Wheat genome finally reveals its secrets
Globally, wheat is one of the most important staple crops, providing a fifth of daily calories across the world.
As such a huge contributor to the global food supply, it is vital that wheat yields increase if global food security is to be ensured into the future. Indeed, the Food and Agriculture Organisation of the United Nations has calculated that global crop yields will need to be doubled by 2050.
However, crop yields have remained fairly stagnant since the mid-1990s. It is hoped that sequencing the wheat genome will give agronomists insight and facilitate the development of higher yielding cultivars.
This sequencing has not been straightforward. With 17 billion bases, the wheat genome is five times larger than the human genome and has a hexaploid structure. Also, nearly 80% of the genetic material is repetitive, making it even harder to sequence and analyse.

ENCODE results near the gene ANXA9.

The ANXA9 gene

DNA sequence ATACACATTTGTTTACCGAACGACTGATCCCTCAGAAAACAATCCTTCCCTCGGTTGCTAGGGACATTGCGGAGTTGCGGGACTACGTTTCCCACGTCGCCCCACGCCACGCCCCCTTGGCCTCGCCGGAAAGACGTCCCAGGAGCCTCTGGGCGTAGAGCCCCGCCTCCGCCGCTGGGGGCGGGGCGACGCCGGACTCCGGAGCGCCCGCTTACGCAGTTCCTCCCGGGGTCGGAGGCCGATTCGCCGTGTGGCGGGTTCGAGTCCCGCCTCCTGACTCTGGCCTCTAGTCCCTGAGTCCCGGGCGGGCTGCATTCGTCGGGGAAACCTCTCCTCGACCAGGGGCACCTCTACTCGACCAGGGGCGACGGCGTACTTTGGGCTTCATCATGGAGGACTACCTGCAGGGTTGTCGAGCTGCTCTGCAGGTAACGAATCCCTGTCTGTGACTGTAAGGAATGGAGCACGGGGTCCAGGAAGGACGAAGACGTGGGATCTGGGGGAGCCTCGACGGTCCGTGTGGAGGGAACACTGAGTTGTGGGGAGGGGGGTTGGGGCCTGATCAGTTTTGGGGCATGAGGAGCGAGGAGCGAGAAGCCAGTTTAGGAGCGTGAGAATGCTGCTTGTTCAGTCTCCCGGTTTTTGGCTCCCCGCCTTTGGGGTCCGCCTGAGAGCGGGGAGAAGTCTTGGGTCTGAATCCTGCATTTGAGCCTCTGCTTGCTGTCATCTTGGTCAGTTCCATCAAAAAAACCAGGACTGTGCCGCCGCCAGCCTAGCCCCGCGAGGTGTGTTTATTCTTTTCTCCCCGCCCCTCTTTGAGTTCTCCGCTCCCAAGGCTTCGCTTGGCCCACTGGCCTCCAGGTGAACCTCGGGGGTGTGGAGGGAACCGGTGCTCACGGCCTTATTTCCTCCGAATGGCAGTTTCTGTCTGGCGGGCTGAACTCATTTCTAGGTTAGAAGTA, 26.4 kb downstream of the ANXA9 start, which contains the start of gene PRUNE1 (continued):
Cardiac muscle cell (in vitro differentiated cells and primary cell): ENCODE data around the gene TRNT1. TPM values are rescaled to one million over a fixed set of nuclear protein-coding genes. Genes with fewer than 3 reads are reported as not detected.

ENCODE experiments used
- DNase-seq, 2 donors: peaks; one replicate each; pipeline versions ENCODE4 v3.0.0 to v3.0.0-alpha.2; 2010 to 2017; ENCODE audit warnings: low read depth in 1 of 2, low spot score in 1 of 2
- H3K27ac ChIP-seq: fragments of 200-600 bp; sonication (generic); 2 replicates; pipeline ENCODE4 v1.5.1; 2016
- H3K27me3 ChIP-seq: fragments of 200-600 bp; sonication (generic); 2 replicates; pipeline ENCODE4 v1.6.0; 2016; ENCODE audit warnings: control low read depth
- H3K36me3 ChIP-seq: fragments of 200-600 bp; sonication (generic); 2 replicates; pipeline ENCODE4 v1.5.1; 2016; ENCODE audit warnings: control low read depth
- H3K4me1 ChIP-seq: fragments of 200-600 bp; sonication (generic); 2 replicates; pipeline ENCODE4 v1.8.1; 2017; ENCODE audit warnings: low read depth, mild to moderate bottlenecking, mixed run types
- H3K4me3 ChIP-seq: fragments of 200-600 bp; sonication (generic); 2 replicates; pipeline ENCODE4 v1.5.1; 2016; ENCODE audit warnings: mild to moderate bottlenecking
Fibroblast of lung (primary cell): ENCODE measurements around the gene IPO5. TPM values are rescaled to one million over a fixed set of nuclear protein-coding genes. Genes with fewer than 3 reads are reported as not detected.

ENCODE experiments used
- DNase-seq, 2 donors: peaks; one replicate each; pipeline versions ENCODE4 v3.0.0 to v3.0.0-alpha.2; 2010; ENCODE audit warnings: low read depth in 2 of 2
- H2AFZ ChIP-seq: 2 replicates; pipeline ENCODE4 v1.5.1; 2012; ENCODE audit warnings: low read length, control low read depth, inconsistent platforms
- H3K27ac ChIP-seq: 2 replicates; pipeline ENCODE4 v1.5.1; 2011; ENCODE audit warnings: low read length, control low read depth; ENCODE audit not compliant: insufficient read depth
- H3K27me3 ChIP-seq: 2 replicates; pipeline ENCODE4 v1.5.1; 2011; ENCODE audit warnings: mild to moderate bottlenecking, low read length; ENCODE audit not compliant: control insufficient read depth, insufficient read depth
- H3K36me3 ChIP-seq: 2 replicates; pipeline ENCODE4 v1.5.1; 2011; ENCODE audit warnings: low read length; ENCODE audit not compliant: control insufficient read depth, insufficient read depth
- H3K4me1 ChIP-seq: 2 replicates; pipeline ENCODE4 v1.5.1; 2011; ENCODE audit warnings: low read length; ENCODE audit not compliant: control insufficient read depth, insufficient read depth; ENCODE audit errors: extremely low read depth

Now the genome has finally been sequenced by an international team led by Matthew Clark, head of of technology development at the Earlham Institute, and including scientists from the ARC Centre of Excellence in Plant Energy Biology (University of Western Australia), John Innes Centre, European Bioinformatics Institute, Rothamsted Research and Plant Genome and Systems Biology, Helmholtz Center Munich.
The sequencing of the bread wheat genome identified complete sets of genes and proteins essential to important agronomic traits, including the location and detailed annotation of over 100,000 wheat genes. More than a fifth (22%) of these were either completely absent from earlier assemblies or found only as fragments. The work has been published in Genome Research.
The UWA researchers led the protein analysis research that provided direct evidence that many of the genes coded for molecular machinery important for wheat growth and development, protection of wheat from diseases and resistance to harsh environments.
Over 1000 wheat disease-resistance genes and their locations in the genome were revealed by the study. The knowledge will greatly aid marker-assisted breeding of wheat disease traits. Also identified were over 100 gluten genes, the analysis of which will be vital to changing gluten content in wheat.
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